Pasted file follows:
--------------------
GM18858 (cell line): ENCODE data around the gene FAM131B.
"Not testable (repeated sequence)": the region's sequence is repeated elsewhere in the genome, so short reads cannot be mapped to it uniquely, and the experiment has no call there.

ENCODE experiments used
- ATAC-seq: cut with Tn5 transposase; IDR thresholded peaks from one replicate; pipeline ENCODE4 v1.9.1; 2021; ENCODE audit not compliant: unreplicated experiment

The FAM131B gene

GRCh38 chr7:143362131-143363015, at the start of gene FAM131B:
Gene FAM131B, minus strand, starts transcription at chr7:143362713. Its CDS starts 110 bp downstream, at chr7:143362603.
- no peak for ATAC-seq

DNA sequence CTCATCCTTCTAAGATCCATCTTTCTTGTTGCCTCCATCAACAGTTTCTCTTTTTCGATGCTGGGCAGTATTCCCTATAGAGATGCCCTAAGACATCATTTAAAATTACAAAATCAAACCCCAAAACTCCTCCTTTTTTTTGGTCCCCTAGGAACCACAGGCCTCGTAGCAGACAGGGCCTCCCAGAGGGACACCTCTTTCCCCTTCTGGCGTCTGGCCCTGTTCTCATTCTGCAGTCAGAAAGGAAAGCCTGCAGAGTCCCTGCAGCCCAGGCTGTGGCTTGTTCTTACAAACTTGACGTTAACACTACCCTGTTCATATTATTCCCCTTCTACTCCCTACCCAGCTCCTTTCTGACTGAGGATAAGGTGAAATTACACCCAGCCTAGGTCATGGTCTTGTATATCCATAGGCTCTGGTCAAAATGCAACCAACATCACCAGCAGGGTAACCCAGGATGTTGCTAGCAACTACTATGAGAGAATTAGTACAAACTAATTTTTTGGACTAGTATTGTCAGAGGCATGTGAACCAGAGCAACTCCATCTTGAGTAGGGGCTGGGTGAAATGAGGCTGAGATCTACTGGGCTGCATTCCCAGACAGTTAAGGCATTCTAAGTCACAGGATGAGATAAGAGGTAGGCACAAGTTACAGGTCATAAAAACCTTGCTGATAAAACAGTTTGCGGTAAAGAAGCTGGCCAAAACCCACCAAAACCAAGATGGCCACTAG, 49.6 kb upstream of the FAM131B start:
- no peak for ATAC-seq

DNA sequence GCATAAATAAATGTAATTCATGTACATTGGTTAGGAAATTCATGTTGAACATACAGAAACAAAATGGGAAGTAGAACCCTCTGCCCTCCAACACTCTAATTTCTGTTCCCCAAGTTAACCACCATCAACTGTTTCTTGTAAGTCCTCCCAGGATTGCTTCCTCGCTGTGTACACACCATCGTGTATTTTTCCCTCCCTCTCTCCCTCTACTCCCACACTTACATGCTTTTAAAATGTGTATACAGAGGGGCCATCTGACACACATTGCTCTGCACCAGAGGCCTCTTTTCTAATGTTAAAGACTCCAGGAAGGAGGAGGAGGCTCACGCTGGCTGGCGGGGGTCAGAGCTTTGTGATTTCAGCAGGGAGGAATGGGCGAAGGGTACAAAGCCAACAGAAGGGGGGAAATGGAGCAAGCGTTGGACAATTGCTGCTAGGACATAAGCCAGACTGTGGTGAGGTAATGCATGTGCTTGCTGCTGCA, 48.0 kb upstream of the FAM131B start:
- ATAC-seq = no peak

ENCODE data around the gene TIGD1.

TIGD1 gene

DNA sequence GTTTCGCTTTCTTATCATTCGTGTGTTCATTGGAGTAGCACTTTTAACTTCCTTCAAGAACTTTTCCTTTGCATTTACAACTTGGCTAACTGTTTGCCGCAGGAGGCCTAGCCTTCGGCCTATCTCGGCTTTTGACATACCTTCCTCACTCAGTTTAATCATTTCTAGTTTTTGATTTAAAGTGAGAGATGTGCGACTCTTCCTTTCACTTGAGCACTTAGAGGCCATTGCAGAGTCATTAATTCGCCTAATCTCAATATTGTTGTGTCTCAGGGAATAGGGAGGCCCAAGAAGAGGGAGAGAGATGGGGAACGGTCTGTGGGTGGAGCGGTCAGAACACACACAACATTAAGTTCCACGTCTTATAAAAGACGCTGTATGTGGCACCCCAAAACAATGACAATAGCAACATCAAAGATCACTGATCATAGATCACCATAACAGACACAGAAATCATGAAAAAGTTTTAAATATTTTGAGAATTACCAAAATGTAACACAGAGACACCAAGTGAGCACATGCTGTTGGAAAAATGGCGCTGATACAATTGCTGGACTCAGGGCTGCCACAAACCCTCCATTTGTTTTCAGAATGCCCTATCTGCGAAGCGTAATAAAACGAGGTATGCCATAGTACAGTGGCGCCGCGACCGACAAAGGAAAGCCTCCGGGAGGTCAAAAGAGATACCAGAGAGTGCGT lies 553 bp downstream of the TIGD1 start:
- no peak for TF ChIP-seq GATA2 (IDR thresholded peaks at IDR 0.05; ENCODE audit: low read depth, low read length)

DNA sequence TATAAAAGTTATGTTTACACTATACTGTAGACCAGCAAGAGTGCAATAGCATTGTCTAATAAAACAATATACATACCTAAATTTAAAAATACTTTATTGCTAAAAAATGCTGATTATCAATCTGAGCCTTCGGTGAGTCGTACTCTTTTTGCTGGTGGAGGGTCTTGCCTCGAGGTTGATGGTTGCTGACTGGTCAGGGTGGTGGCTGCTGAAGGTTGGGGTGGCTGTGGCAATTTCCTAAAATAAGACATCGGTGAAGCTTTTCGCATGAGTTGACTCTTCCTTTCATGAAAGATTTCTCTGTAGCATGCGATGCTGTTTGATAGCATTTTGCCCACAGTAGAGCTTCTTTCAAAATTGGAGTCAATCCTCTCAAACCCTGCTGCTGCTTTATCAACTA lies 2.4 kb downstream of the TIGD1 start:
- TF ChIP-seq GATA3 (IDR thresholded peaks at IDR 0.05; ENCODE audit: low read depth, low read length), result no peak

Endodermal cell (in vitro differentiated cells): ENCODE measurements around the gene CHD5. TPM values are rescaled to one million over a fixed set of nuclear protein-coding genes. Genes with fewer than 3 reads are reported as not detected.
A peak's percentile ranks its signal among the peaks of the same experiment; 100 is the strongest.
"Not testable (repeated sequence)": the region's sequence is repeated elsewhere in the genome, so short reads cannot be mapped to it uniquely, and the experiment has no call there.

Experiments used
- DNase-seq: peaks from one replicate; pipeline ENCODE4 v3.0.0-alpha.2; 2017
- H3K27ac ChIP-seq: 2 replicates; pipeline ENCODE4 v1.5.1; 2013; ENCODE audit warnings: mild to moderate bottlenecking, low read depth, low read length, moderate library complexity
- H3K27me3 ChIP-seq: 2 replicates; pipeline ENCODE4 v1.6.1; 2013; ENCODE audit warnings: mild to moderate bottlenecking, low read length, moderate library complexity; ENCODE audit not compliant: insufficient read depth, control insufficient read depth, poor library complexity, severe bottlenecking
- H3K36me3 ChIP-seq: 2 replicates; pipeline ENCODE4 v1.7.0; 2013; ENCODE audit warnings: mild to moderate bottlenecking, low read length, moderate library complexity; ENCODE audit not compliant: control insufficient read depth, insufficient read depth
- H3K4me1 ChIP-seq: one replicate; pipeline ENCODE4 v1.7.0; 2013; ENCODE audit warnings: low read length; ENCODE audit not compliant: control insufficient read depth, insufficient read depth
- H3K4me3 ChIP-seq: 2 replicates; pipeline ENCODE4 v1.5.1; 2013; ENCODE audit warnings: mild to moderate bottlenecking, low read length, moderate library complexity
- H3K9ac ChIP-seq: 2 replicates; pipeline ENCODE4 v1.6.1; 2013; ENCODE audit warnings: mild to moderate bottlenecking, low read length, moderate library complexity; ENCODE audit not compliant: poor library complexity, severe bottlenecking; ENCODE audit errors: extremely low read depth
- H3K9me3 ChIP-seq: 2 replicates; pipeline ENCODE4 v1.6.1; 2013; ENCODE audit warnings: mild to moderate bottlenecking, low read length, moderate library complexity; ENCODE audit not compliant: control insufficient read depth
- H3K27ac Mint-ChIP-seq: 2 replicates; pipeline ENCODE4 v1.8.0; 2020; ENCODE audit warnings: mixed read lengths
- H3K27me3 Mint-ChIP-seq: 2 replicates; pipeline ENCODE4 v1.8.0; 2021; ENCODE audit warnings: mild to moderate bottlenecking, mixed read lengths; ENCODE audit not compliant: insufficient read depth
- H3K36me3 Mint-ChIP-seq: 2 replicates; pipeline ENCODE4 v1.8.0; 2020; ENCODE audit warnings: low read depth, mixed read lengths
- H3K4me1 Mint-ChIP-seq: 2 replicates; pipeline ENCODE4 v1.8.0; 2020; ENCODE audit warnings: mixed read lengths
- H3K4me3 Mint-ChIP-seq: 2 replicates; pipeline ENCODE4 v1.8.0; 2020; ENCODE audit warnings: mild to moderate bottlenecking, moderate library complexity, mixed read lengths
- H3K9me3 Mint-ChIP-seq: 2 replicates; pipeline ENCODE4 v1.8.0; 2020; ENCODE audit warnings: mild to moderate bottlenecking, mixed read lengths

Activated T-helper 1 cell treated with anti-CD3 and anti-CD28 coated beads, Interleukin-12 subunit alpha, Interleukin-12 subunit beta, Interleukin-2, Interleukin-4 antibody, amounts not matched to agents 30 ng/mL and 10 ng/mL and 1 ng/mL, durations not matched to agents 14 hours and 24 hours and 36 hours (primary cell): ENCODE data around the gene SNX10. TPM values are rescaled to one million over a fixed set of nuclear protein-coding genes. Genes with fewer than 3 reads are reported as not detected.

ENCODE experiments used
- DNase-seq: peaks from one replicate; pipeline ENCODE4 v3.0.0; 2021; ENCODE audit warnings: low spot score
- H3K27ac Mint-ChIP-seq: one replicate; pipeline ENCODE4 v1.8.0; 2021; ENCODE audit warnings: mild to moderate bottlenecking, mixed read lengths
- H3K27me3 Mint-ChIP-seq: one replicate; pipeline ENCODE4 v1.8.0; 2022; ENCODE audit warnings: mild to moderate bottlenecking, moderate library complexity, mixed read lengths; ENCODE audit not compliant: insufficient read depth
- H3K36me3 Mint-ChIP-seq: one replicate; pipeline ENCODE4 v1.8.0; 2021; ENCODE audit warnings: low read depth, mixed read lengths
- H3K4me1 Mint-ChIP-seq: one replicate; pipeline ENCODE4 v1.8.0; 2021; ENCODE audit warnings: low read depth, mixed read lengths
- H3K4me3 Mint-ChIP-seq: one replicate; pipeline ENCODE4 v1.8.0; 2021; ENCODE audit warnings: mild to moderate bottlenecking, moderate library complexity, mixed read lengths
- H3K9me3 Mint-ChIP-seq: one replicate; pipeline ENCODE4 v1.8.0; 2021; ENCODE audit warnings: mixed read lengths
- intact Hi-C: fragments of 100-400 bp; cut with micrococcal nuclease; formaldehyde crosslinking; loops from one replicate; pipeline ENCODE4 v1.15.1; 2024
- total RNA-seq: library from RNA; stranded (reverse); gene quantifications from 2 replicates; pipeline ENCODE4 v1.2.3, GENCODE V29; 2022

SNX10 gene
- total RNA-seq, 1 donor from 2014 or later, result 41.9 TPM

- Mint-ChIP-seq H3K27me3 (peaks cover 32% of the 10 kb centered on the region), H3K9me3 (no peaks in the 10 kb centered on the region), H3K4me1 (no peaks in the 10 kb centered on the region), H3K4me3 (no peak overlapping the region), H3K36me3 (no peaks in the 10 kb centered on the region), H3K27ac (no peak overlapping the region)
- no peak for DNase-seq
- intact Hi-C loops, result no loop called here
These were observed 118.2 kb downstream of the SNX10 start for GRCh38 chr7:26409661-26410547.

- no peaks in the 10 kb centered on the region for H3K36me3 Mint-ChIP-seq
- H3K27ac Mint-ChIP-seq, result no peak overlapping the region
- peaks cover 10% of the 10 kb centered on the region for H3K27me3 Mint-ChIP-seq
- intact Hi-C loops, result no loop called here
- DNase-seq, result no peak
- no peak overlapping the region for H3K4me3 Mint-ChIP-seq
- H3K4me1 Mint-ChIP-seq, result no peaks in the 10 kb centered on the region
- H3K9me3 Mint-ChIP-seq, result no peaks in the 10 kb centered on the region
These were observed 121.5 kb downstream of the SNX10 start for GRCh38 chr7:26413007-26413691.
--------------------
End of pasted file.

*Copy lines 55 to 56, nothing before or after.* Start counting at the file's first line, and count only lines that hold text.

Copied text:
- H3K27ac Mint-ChIP-seq, result no peak overlapping the region
- peaks cover 10% of the 10 kb centered on the region for H3K27me3 Mint-ChIP-seq